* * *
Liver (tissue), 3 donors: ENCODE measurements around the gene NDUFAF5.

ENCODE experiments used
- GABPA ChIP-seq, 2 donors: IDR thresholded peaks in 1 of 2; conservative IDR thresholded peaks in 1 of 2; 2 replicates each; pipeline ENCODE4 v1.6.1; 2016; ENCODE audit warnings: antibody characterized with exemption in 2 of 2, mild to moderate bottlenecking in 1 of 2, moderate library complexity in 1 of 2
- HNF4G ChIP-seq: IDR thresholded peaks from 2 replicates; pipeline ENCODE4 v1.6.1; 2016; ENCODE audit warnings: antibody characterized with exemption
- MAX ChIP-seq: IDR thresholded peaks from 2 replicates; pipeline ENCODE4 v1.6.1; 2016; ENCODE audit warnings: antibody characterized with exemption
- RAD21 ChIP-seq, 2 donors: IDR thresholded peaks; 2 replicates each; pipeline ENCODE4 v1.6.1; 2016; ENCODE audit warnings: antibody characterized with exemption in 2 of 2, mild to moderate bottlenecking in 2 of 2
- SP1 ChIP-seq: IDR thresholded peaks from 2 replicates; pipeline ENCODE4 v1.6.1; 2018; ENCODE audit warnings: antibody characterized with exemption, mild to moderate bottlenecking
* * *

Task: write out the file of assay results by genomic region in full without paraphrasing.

Liver (tissue), 3 donors: ENCODE measurements around the gene NDUFAF5.

ENCODE experiments used
- GABPA ChIP-seq, 2 donors: IDR thresholded peaks in 1 of 2; conservative IDR thresholded peaks in 1 of 2; 2 replicates each; pipeline ENCODE4 v1.6.1; 2016; ENCODE audit warnings: antibody characterized with exemption in 2 of 2, mild to moderate bottlenecking in 1 of 2, moderate library complexity in 1 of 2
- HNF4G ChIP-seq: IDR thresholded peaks from 2 replicates; pipeline ENCODE4 v1.6.1; 2016; ENCODE audit warnings: antibody characterized with exemption
- MAX ChIP-seq: IDR thresholded peaks from 2 replicates; pipeline ENCODE4 v1.6.1; 2016; ENCODE audit warnings: antibody characterized with exemption
- RAD21 ChIP-seq, 2 donors: IDR thresholded peaks; 2 replicates each; pipeline ENCODE4 v1.6.1; 2016; ENCODE audit warnings: antibody characterized with exemption in 2 of 2, mild to moderate bottlenecking in 2 of 2
- SP1 ChIP-seq: IDR thresholded peaks from 2 replicates; pipeline ENCODE4 v1.6.1; 2018; ENCODE audit warnings: antibody characterized with exemption, mild to moderate bottlenecking